Chicago artist Yvette Kaiser Smith says her crocheted fiberglass sculptures are abstract representations of a theme she started exploring a year ago: the influence of groups on the individual. Using a standard crochet hook and traditional patterns, she constructs what she sees as "narratives of identity" from spools of fiberglass roving. Community Structure, Study #10, for example, consists of 17 crocheted panels, each stitched in a different pattern; she says the interplay between panels suggests what happens to individuals and smaller groups in a dynamic city like Chicago. Sculptural Flesh, an exhibit of Smith's work at the Elmhurst Art Museum, features seven of her draped, resin-treated fiberglass meditations on the effects of being bound together and runs through October 26. The museum's at 150 Cottage Hill in Elmhurst, and hours are 1 to 8 Wednesday; 10 to 4 Saturday, Tuesday, and Thursday; and 1 to 4 Friday and Sunday. Admission is $4, $2 for students. Call 630-834-0202.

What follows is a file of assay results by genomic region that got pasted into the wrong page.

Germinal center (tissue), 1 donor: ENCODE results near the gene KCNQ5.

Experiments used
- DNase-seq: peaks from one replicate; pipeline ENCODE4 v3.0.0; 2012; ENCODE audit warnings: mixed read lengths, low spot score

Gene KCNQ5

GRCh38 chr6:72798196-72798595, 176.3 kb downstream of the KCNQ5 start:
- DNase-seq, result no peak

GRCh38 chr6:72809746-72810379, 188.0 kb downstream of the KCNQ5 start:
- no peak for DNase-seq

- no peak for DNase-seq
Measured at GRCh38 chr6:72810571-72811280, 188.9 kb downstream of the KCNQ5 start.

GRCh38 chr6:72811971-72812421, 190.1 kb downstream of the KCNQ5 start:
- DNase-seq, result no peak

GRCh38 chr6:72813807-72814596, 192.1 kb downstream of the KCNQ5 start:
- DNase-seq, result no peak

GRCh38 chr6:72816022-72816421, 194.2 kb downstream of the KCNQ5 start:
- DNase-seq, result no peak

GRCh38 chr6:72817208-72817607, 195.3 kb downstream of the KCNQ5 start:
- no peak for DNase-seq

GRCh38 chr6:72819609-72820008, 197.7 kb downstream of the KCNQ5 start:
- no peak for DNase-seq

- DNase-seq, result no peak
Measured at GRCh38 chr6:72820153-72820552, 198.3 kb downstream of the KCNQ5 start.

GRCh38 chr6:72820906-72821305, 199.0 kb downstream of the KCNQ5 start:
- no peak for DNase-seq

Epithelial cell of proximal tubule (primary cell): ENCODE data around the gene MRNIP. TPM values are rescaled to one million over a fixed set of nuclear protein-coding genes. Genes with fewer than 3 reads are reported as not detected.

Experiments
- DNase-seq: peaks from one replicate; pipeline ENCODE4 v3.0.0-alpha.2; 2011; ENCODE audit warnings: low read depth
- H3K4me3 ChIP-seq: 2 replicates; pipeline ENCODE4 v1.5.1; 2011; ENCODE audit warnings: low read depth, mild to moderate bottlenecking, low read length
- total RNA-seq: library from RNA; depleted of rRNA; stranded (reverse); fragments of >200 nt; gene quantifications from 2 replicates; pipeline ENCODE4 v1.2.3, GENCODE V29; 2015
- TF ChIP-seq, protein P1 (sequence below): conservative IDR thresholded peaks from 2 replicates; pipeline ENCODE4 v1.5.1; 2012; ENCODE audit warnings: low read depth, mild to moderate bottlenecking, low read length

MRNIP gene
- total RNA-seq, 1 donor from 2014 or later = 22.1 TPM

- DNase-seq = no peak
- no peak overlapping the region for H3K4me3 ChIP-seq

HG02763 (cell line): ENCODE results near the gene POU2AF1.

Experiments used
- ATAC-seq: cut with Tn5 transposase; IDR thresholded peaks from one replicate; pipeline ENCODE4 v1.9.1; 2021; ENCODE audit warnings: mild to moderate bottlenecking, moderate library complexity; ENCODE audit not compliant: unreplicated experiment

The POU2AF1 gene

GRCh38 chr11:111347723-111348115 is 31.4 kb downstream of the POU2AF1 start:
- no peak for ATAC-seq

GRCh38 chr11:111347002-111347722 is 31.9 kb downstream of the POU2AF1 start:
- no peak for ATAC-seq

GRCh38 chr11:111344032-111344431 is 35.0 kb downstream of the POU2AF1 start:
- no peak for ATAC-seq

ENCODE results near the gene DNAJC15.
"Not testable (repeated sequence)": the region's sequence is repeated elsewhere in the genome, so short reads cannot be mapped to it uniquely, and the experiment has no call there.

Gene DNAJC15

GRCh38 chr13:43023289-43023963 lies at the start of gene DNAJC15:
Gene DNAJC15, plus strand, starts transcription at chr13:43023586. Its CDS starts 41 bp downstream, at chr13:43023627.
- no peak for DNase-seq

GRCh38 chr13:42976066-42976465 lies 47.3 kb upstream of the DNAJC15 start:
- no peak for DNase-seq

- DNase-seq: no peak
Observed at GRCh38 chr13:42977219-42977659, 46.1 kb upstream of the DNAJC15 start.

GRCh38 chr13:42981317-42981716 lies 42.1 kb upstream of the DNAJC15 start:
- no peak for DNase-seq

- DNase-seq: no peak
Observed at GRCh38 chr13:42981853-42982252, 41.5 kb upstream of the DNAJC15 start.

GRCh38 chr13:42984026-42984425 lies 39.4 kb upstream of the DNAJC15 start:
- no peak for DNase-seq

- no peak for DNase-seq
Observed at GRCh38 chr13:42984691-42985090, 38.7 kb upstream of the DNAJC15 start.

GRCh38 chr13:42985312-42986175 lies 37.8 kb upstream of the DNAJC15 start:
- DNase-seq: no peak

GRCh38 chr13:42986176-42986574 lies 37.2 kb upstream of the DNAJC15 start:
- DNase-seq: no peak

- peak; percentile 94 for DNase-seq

In one much remarked-upon scene from Sam Jones's 2002 Wilco documentary, I Am Trying to Break Your Heart, Jeff Tweedy and Jay Bennett (who's later kicked out of the band) argue about a transition between songs; when it's over, Tweedy goes into the bathroom and throws up. In Joe Losurdo and Jake Austen's new mockumentary, I Am Trying to Take Your Cash, the bass player and songwriter for local masked band the Goblins, Dom Nation, gets into it with guitarist Buh Zombie (who's later kicked out of the band). Afterward, Nation grunts and groans over the toilet. When he unzips his mask and vomit comes out, he explains: "I had a bad burrito for lunch." The satire, shot like its target in artsy black and white, pokes good-natured fun at the Wilco doc--and at the Goblins. It'll be shown tonight at the Chicago Underground Film Festival as part of For Those About to Rock, a bill of music-oriented shorts that also includes Ballad of a Teenage Queen c. 1986, Cortlandt Alley, Stairway at St. Paul's, Six Feet Underground: Life in Death Metal, and Dark Funeral: A Black Metal Documentary. Screenings are tonight at 5:15 and Sunday, August 31, at 8:30 at Landmark's Century Centre, 2828 N. Clark, Chicago. Tickets are $9; call 866-468-3401 or go to www.ticketweb.com. For more on the festival see the sidebar in Movies or www.cuff.org.